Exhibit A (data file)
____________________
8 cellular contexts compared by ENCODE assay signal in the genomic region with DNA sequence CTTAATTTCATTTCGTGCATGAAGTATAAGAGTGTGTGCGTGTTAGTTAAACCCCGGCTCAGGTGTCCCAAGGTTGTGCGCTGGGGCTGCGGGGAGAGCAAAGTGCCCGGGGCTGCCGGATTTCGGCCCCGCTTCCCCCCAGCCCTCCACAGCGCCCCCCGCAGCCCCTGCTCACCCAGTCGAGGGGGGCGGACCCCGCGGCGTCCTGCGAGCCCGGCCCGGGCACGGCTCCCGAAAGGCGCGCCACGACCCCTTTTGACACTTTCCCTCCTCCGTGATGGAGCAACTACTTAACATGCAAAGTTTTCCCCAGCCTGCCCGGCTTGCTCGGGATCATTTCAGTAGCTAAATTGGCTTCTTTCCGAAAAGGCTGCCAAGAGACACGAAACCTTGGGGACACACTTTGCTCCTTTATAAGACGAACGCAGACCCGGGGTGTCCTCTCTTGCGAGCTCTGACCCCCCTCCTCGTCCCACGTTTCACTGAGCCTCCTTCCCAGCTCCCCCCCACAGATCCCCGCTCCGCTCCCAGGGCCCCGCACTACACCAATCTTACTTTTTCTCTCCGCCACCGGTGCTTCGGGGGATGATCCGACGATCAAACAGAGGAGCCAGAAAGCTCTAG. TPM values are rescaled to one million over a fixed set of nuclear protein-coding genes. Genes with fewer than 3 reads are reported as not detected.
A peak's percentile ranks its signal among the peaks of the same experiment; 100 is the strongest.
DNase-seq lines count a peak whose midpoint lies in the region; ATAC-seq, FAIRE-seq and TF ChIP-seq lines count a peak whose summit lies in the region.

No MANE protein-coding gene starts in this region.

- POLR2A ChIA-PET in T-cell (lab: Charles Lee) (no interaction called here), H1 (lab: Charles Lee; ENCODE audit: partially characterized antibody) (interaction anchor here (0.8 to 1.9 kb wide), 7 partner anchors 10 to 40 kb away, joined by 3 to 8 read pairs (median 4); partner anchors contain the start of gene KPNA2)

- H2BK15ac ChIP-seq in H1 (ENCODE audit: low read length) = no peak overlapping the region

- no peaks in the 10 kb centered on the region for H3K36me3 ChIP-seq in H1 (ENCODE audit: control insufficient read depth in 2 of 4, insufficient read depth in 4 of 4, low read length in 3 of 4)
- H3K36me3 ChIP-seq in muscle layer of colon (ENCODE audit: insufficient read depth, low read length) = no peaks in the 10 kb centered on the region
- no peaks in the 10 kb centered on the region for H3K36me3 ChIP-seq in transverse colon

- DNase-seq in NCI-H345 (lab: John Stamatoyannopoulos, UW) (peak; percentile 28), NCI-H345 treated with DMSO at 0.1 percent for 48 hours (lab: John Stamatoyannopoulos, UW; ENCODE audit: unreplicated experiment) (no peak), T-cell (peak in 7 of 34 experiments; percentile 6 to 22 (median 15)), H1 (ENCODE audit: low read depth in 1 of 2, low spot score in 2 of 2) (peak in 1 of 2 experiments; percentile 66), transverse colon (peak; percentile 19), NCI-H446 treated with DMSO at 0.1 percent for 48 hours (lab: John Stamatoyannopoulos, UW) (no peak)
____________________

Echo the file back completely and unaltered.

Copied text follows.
8 cellular contexts compared by ENCODE assay signal in the genomic region with DNA sequence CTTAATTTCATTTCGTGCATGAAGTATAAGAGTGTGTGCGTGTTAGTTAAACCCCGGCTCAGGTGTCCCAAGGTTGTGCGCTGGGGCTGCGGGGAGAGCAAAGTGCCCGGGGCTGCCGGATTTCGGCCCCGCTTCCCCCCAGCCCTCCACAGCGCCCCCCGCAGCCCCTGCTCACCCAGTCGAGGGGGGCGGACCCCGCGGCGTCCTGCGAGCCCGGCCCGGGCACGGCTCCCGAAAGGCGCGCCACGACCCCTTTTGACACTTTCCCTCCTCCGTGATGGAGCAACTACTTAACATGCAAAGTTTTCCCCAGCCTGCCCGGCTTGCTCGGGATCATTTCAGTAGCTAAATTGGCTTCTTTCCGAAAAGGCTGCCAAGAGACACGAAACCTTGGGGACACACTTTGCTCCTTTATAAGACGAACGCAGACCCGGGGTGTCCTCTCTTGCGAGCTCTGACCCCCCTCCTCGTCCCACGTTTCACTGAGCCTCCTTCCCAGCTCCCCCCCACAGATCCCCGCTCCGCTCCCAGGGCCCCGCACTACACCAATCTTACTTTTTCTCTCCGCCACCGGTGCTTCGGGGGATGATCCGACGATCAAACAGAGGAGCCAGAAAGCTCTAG. TPM values are rescaled to one million over a fixed set of nuclear protein-coding genes. Genes with fewer than 3 reads are reported as not detected.
A peak's percentile ranks its signal among the peaks of the same experiment; 100 is the strongest.
DNase-seq lines count a peak whose midpoint lies in the region; ATAC-seq, FAIRE-seq and TF ChIP-seq lines count a peak whose summit lies in the region.

No MANE protein-coding gene starts in this region.

- POLR2A ChIA-PET in T-cell (lab: Charles Lee) (no interaction called here), H1 (lab: Charles Lee; ENCODE audit: partially characterized antibody) (interaction anchor here (0.8 to 1.9 kb wide), 7 partner anchors 10 to 40 kb away, joined by 3 to 8 read pairs (median 4); partner anchors contain the start of gene KPNA2)

- H2BK15ac ChIP-seq in H1 (ENCODE audit: low read length) = no peak overlapping the region

- no peaks in the 10 kb centered on the region for H3K36me3 ChIP-seq in H1 (ENCODE audit: control insufficient read depth in 2 of 4, insufficient read depth in 4 of 4, low read length in 3 of 4)
- H3K36me3 ChIP-seq in muscle layer of colon (ENCODE audit: insufficient read depth, low read length) = no peaks in the 10 kb centered on the region
- no peaks in the 10 kb centered on the region for H3K36me3 ChIP-seq in transverse colon

- DNase-seq in NCI-H345 (lab: John Stamatoyannopoulos, UW) (peak; percentile 28), NCI-H345 treated with DMSO at 0.1 percent for 48 hours (lab: John Stamatoyannopoulos, UW; ENCODE audit: unreplicated experiment) (no peak), T-cell (peak in 7 of 34 experiments; percentile 6 to 22 (median 15)), H1 (ENCODE audit: low read depth in 1 of 2, low spot score in 2 of 2) (peak in 1 of 2 experiments; percentile 66), transverse colon (peak; percentile 19), NCI-H446 treated with DMSO at 0.1 percent for 48 hours (lab: John Stamatoyannopoulos, UW) (no peak)